Good question.

It’s up to the state engineer, who serves as the state’s water referee, to figure that out.

And by the way, he prefers the term “compact administration in the absence of a violation” when discussing the concept.

Will the state engineer use the prior appropriation system, where junior water rights are cut off before senior water rights?

That’s not clear.

Prior appropriation is probably what most people expect the state engineer would use to administer an actual violation of the Colorado compact. But even that’s no longer, if it ever was, a guarantee, because of the now heavy reliance by Front Range cities on post-compact junior water rights.

So it’s not clear what approach might be used to avoid a compact violation in the first place?


As of today there is no specific set of tools, or rules, for the state engineer to use to cut back water rights that technically are not yet in violation of the Colorado River Compact, just because some day they might be, or more precisely, because the state as a whole might be.

However, many expect that any future anticipatory mandatory curtailment would likely be based, to some degree, on cutting back junior rights over senior rights.

And so it’s probably still better to own pre-compact rights (pre-1922 or 1929 rights) than post-compact rights.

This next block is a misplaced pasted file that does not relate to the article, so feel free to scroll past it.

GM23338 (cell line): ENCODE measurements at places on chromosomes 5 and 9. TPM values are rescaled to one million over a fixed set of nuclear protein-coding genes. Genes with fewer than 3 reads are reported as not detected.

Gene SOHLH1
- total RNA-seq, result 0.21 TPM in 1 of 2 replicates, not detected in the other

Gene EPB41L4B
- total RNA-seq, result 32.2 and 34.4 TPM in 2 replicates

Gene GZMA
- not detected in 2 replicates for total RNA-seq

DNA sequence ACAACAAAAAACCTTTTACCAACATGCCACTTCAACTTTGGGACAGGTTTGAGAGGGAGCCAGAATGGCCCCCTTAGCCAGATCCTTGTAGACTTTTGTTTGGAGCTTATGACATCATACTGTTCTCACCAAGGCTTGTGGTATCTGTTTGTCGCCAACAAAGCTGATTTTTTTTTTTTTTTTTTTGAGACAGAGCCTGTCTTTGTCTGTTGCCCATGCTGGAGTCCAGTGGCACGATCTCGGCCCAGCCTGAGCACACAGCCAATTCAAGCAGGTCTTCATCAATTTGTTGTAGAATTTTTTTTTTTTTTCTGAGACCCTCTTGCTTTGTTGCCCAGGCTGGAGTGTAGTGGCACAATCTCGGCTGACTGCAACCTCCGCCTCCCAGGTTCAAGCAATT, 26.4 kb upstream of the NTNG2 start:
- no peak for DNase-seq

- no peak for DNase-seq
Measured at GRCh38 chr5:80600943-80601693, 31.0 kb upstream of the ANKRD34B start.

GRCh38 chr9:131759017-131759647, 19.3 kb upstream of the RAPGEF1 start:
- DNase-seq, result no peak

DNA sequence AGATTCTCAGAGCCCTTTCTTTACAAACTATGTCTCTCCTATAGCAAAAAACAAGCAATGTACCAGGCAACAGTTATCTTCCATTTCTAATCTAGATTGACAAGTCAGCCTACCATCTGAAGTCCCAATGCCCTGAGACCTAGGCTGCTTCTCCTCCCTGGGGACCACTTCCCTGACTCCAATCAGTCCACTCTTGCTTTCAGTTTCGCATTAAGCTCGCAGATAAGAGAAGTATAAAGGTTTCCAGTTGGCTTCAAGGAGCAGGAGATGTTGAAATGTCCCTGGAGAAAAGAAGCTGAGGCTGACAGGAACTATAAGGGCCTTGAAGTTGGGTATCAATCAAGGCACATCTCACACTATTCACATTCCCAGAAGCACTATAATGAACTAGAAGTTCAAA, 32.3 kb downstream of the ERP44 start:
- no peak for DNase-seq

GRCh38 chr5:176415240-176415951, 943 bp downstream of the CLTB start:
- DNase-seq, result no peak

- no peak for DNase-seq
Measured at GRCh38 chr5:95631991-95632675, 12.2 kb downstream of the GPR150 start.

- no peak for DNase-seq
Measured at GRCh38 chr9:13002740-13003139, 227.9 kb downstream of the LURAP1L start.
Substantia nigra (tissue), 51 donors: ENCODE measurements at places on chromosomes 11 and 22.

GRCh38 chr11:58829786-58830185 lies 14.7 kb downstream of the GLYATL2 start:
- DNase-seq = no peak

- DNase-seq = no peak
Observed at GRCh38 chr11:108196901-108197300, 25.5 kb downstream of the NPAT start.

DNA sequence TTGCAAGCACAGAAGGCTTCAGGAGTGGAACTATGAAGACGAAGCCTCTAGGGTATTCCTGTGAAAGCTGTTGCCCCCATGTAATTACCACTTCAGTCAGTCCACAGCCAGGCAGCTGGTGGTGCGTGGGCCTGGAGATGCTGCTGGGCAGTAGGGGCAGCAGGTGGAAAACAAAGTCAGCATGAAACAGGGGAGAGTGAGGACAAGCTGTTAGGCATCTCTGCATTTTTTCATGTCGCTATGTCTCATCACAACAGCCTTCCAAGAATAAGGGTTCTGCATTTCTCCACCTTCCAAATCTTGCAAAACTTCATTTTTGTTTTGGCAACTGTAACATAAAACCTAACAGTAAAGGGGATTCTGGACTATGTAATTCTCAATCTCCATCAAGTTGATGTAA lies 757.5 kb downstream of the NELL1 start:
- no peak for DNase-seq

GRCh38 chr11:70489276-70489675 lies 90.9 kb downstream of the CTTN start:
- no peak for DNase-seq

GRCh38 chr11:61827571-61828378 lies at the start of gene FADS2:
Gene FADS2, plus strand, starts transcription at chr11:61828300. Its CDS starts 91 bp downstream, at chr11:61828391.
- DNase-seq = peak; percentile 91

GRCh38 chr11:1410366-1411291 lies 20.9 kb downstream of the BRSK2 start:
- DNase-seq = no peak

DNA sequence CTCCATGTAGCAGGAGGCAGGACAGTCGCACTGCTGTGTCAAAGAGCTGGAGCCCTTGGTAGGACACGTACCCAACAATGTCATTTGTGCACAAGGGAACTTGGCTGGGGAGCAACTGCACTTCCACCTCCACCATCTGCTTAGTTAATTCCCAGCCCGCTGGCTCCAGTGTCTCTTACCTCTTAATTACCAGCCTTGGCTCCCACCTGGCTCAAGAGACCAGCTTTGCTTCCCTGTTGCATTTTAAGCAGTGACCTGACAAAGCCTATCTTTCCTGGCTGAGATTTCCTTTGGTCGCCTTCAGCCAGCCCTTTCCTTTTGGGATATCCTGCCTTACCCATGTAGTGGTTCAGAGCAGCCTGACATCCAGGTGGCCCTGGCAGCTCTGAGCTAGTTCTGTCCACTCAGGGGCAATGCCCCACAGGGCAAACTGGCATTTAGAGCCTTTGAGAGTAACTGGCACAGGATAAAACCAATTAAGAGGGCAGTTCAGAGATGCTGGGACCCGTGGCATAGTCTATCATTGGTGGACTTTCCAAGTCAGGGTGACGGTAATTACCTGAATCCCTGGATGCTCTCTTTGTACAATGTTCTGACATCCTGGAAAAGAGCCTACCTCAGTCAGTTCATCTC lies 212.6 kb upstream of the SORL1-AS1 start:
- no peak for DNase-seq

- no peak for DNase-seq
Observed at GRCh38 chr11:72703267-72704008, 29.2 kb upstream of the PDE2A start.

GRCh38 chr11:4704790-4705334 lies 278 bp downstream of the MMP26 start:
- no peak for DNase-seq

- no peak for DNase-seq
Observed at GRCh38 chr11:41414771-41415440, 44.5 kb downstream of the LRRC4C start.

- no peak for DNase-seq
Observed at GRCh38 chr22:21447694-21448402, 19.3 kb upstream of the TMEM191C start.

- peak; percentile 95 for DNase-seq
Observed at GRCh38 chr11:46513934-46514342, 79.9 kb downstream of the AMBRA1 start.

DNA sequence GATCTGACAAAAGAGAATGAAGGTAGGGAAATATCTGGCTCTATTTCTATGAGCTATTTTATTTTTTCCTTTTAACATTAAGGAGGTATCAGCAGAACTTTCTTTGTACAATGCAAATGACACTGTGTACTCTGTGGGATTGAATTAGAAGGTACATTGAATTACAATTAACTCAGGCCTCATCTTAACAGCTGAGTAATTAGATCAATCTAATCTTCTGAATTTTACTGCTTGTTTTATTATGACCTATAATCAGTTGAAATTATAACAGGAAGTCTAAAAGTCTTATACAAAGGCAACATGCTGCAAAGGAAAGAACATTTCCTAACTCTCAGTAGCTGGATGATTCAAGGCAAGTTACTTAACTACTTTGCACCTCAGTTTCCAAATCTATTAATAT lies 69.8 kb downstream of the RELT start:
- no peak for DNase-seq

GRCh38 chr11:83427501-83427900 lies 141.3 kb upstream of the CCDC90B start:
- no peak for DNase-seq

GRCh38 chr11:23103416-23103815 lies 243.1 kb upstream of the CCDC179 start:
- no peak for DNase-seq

(Well, pass the Champagne, and let’s watch the game!)

Are you saying then that the state engineer can just cut back on water use however they want to meet the state’s compact obligations?


The engineer has the authority to initiate a rule-making process, but they have to go through some sort of public process that includes talking to water users.

In regard to other compacts on other rivers in the state, such as the Rio Grande River, the state engineer has used a stakeholder-driven process that includes submitting proposed rules to water court so others can respond to them.

Now, if you would, consider a relevant portion of the state’s new policy, which was adopted by the Colorado Water Conservation Board, the state’s water-planning agency, on Nov. 15, at the request, or insistence, of the Colorado River District.